Disregard the three stars, I'll actually call it three and a half. Started a bit slow, enough to make me think that McMurtry had finally lost his touch. But, after sticking with it,(despite the indulgences of old men's sexual fantasies gratuitously thrown in by LM), it ended up being a pretty entertaining book, more humorous than the McMurtry I have come to expect, but ultimately displaying the pathos I have always known from this author. Well worth a read.
Ed Vaughn
McMurtry lovingly writes a 5th novel about Duane Moore, his fictional, autobiographic counterpart.
The Last Picture Show, Texasville, Duane's Depressed, Until the Lights Go Out and now Rhino Ranch all feature our protagonist. Somewhat naive, innocent, guiltless and forever experimenting with what life has to offer, Duane muddles through everything thrown at him with awe and quiet acceptance.
Larry McMurtry can really tell a story. This is the last book in the trilogy (or more) about Duane Moore. Poor Duane is getting old and the book is a little reflective and sad, but as usually McMurtry's observations are worth the read.
I keep going back to Larry McMurtry, because I keep hoping he'll snap out of the malaise he sunk into after his heart attack. I feel, with this book, that it's starting to lift. A little.
......and we don't rent pigs." a line from an absolute treasure, Lonesome Dove. Larry McMurtry's cowboy dialog is like excruciatingly wonderful food, it is to be savored and the experience made to linger as long as can be drawn out. I have devoured all of his westerns although I am not a fan of the genre at all. Rhino Ranch was my first book of his otherwise. I could never bring myself to watch the movie or read the book, the Last Picture Show because all I could see was Cybil Shepherd telling m ...more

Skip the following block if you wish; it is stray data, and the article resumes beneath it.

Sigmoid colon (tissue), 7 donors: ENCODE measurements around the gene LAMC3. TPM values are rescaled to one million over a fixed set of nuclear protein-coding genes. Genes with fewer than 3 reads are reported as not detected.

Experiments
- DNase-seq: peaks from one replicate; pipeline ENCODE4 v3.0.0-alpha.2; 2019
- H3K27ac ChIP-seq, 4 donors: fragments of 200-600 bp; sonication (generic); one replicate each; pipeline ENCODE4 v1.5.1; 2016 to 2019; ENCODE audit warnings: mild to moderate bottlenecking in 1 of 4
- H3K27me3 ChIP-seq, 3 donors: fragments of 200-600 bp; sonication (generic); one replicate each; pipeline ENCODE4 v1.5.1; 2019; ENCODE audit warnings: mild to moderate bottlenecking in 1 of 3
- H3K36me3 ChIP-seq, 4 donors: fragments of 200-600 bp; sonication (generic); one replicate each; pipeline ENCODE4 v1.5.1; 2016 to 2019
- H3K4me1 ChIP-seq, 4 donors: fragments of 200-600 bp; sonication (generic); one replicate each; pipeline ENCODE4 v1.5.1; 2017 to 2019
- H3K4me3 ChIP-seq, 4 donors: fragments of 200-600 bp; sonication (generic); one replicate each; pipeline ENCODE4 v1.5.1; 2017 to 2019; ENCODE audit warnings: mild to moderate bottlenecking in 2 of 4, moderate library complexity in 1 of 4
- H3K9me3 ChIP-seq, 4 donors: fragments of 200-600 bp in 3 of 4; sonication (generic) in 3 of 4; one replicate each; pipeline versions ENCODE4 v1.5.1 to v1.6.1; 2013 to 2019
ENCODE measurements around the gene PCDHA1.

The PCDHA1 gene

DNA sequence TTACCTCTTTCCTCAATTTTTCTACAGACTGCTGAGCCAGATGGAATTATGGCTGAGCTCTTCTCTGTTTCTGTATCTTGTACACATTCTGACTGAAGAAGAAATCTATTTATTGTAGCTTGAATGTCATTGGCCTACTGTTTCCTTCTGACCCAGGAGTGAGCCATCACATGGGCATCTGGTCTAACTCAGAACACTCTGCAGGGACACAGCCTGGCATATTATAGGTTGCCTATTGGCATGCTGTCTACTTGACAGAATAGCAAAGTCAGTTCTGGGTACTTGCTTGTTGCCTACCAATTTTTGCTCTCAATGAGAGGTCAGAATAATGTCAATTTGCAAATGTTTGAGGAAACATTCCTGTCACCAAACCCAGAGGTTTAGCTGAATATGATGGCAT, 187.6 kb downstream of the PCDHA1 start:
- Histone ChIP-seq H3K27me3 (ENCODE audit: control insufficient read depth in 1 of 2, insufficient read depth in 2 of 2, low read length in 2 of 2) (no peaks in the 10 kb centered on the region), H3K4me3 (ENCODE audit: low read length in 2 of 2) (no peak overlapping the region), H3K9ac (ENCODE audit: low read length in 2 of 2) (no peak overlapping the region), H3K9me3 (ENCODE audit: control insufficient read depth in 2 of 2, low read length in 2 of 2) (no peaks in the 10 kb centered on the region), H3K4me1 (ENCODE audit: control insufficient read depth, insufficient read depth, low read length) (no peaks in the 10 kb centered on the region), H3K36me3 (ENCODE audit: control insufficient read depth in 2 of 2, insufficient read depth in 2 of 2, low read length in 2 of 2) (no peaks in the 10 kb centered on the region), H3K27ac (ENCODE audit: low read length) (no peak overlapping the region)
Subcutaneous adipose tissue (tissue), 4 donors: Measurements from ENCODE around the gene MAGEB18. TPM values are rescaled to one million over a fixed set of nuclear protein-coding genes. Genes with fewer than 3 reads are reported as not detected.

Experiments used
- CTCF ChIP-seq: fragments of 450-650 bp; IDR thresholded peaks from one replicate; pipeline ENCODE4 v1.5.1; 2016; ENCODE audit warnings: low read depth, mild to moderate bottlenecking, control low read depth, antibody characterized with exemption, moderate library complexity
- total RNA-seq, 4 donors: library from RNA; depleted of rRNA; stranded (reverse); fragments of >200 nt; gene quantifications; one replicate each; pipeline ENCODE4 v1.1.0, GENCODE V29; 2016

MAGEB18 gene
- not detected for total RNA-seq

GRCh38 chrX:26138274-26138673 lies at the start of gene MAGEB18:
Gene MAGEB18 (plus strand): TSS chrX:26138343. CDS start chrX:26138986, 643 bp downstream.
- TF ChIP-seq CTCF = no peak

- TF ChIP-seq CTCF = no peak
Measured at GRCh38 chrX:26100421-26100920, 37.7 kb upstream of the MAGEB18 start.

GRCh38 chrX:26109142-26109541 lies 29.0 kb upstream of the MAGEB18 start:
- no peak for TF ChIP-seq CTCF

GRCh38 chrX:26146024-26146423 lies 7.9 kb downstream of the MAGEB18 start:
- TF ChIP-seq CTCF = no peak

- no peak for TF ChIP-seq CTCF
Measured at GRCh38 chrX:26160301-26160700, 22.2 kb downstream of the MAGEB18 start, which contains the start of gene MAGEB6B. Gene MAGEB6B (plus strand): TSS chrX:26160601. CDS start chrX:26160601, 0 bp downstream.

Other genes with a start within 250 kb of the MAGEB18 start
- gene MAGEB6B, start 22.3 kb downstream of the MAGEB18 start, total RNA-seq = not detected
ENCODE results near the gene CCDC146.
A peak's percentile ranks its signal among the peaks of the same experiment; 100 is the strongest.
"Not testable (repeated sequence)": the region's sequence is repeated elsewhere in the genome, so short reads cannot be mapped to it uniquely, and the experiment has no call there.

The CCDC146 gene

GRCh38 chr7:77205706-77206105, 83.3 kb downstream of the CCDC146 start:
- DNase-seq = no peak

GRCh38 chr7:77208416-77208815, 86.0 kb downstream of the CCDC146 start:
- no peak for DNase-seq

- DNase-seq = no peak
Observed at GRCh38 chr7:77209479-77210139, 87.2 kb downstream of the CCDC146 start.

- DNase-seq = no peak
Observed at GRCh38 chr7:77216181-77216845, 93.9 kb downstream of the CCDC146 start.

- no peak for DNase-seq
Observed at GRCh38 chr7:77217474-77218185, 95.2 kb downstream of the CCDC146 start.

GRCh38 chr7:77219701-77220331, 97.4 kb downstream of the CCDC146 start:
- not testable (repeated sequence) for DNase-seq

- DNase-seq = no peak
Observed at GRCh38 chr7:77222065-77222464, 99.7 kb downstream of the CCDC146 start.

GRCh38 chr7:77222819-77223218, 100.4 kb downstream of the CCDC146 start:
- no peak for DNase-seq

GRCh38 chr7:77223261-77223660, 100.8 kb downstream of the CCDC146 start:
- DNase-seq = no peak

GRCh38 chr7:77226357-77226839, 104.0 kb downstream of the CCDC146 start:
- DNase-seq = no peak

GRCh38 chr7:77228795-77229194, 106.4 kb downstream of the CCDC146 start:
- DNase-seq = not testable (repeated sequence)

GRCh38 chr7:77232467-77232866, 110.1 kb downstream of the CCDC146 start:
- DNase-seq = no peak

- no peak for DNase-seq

McMurtry is best known for his Pulitzer Prize winning "Lonesome Dove" or perhaps "Terms of Endearment. His book "The Last Picture Show" was well read and it,and it's sequel "Texasville", were made into movies. These two books were followed by three more novels about this melancholy story of Texas oilman Duane Moore of which this book was the last and final chapter in the series. Incidently I enjoyed the last three books more than the two more famous novels. It is a man's book in general exposing ...more
I was elated to find that McMurtry closed out the Duane Moore saga ("The Last Picture Show", "Texasville", "Duane's Depressed" with a book to sum up everything: "Rhino Ranch". Reading McMurtry is like coming home to an old friend: familiar and warm and palpably enjoyable. And, well, then there's "Rhino Ranch". I love McMurtry's stuff, but I think it's time for him to retire. I kept getting the feeling he wrote this book because he was somehow contractually obligated to do so, almost like he didn ...more